Genital Herpes In Pregnancy. Infections During Pregnancy
Some sexually transmitted diseases (STDs) can affect a fetus during pregnancy or a baby during childbirth. Babies born while the mother is infected can get eye infections that may lead to blindness. They may also develop joint infections or potentially deadly blood infections. Having a STD during pregnancy can create potential complications for the pregnancy. B Fetus is at higher risk if herpes is contracted during pregnancy, and can lead to neonatal herpes. However, genital herpes can also be transmitted when there are no visible symptoms. A herpes infection may occur on the cheeks or in the nose, but facial herpes is very uncommon. Fortunately, neonatal herpes is rare. Maternal to fetal infections are transmitted from the mother to her fetus, either across the placenta during fetal development (prenatal) or during labor and passage through the birth canal (perinatal). Other infections can cause preterm labor, fetal or neonatal death, or serious illness in newborns. The fetal infection rate is above 60 if maternal infection occurs during the third trimester, but the most severe fetal complications occur with first-trimester infection. In the United States about 8,000 infants annually are born with potentially fatal CMV-related birth defects. If a woman is having an outbreak during labor and delivery and there is an active herpes outbreak in or near the birth canal, the doctor will do a cesarean section to protect the baby. It is also not a genetic condition so will not be passed onto your children this way. This transmission of the virus to the fetus causes neonatal herpes, a potentially fatal condition. To be infected with herpes in the last few weeks of pregnancy is rare but it may account for almost 50 of all cases of neo-natal herpes. Neonatal HSV infection is a rare, but potentially fatal, disease of babies, occurring within the first 4-6 weeks of life. Most neonatal HSV infections are acquired at birth, generally from mothers with an unrecognised genital herpes infection acquired during pregnancy. Marked differences in incidence can also exist within countries.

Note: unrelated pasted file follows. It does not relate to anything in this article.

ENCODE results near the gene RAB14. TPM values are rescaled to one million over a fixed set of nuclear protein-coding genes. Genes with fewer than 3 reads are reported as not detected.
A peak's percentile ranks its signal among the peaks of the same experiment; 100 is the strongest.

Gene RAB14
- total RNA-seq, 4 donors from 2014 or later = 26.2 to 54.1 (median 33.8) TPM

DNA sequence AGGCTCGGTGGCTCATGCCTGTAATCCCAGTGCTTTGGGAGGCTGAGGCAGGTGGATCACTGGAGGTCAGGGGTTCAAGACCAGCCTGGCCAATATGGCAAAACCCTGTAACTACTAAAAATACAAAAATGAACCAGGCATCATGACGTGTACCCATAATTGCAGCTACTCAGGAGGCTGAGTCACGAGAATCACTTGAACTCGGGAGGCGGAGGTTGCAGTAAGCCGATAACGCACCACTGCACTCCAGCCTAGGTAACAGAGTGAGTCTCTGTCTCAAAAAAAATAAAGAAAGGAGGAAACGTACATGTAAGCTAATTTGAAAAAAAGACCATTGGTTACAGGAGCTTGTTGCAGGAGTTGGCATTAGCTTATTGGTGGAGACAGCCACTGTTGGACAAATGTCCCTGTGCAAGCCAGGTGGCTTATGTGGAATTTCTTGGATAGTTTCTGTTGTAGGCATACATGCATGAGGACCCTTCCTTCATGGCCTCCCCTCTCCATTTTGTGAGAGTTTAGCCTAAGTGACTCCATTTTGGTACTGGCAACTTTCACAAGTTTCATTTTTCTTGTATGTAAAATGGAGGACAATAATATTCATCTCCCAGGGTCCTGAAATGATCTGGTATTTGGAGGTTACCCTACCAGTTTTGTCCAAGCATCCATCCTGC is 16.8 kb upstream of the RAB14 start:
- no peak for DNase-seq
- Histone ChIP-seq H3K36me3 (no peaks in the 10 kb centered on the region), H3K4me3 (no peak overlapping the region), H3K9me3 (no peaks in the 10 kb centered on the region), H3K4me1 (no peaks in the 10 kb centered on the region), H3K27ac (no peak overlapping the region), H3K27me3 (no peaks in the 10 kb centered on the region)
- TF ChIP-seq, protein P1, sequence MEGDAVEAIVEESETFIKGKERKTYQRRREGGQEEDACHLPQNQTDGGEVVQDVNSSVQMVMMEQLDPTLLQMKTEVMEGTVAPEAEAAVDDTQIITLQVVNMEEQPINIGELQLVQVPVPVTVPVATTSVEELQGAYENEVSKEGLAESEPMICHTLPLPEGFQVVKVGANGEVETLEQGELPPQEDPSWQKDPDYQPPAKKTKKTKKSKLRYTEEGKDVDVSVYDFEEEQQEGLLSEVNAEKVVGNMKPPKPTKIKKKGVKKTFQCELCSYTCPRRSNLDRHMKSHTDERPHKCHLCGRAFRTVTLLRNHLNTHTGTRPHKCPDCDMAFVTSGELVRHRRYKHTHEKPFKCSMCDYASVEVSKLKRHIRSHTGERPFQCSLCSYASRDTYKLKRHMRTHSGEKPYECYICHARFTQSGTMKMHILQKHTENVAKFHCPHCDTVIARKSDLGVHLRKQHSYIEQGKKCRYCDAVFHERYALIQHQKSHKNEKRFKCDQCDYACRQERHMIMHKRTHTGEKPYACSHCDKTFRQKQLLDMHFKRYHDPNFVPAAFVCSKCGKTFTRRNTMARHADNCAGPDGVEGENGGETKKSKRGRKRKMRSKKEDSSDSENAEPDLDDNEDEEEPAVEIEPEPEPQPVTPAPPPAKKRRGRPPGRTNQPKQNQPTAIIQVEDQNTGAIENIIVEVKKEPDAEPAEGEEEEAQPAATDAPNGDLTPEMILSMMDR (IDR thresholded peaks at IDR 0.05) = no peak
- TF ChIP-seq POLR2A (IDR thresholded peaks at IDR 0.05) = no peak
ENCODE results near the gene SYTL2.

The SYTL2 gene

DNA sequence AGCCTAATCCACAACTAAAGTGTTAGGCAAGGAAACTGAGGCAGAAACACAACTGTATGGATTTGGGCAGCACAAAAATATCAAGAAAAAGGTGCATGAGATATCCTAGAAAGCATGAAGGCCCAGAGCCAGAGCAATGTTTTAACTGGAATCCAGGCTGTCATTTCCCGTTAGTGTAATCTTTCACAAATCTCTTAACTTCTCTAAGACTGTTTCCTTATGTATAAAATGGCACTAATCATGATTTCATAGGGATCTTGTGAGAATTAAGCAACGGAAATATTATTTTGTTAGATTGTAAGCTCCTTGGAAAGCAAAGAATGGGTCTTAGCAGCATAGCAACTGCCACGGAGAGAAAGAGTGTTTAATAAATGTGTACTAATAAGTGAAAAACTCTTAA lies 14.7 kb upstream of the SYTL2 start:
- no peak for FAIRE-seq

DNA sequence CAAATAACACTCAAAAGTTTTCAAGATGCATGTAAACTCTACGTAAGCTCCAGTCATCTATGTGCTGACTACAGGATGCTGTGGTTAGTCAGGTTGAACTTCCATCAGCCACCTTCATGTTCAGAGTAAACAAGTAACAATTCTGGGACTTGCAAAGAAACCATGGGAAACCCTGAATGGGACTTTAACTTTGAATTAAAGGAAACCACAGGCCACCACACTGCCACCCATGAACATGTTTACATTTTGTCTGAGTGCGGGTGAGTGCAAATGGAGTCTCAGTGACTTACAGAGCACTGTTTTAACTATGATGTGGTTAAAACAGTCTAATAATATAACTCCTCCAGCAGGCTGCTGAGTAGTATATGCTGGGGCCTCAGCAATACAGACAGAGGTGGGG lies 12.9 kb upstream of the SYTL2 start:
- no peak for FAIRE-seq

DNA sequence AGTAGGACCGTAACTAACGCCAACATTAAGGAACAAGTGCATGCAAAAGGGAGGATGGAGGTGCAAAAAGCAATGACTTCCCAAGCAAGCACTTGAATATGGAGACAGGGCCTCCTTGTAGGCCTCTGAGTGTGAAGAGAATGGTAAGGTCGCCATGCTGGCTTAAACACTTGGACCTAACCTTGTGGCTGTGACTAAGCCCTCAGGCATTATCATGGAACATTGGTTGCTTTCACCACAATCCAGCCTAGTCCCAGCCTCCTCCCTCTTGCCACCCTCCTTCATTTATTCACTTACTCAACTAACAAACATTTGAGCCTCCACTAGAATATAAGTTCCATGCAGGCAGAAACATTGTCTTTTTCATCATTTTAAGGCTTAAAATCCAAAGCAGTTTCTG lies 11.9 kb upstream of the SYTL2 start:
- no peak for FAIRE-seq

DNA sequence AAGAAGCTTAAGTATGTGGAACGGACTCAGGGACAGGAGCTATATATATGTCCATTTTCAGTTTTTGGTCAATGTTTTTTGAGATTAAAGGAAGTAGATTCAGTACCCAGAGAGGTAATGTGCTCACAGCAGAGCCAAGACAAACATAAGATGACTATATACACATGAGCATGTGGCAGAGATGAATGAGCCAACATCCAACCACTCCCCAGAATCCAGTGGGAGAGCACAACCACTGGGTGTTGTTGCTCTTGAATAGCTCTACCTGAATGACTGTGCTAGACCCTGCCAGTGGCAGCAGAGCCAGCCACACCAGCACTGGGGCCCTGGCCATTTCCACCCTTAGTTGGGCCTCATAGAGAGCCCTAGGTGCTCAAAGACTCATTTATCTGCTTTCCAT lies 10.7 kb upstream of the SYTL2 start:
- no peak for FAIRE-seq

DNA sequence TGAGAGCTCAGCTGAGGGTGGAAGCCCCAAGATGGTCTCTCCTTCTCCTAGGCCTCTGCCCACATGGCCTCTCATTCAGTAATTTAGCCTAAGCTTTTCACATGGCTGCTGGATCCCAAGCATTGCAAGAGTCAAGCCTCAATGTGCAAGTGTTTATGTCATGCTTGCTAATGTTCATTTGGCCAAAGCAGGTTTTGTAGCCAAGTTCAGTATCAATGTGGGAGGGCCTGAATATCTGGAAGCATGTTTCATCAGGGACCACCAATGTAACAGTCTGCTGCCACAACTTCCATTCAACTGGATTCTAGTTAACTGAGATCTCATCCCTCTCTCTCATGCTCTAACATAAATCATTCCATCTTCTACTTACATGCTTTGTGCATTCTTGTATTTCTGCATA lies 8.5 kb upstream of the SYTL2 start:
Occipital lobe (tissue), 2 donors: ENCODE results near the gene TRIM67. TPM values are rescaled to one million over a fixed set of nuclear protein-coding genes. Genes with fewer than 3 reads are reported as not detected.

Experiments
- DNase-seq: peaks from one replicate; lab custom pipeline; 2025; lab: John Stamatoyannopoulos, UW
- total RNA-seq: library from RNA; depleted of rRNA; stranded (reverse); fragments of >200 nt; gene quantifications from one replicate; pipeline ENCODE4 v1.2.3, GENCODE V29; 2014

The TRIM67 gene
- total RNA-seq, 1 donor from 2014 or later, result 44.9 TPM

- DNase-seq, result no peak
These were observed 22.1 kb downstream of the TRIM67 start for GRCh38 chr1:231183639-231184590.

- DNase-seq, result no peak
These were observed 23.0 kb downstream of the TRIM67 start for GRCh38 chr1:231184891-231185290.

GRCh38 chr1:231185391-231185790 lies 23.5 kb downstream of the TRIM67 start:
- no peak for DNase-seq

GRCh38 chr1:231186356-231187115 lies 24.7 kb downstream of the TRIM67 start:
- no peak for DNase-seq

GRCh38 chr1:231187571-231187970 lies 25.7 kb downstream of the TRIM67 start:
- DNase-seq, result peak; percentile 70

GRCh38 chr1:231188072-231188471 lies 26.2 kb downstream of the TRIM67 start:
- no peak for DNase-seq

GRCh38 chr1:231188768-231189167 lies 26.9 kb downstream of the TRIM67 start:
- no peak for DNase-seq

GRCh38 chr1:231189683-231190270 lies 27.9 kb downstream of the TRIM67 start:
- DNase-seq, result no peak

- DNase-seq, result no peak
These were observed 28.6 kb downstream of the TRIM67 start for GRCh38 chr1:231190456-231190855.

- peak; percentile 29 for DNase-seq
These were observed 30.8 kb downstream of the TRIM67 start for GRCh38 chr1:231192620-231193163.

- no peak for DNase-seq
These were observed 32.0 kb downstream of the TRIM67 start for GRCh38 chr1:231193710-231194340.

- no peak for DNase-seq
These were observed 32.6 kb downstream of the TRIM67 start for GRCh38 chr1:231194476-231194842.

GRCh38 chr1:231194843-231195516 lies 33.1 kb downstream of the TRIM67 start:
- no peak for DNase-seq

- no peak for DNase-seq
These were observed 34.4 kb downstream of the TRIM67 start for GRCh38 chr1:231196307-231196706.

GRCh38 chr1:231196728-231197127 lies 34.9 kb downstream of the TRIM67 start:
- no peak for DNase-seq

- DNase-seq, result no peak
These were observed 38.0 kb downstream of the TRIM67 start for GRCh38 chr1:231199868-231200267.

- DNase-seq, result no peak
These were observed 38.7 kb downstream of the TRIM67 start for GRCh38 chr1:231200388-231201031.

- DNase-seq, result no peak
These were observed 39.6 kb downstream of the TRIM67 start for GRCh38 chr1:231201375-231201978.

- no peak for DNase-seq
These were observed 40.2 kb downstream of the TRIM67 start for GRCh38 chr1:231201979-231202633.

According to the World Health Organisation the oral version of the virus, HSV-1, is common throughout the world and is a lifelong infection with no cure though the symptoms can go into remission. Neonatal herpes, which can also be transmitted by infected mothers during childbirth, is rare but can be fatal. Viral infections in pregnancy are major causes of maternal and fetal morbidity and mortality. Infections can develop in the neonate transplacentally, perinatally (from vaginal secretions or blood), or postnatally (from breast milk or other sources). Ninety percent of infections are perinatally transmitted in the birth canal. Neonates born to mothers with active measles virus infection are at risk of developing neonatal measles, but no congenital syndrome has been described. Herpes can be passed from mother to child resulting in a potentially fatal infection (neonatal herpes). If herpes symptoms are present, a cesarean delivery is recommended to prevent HSV transmission to the infant. Both HSV-1 and HSV-2 can also cause rare but serious complications such as blindness, encephalitis (inflammation of the brain), and aseptic meningitis (inflammation of the linings of the brain).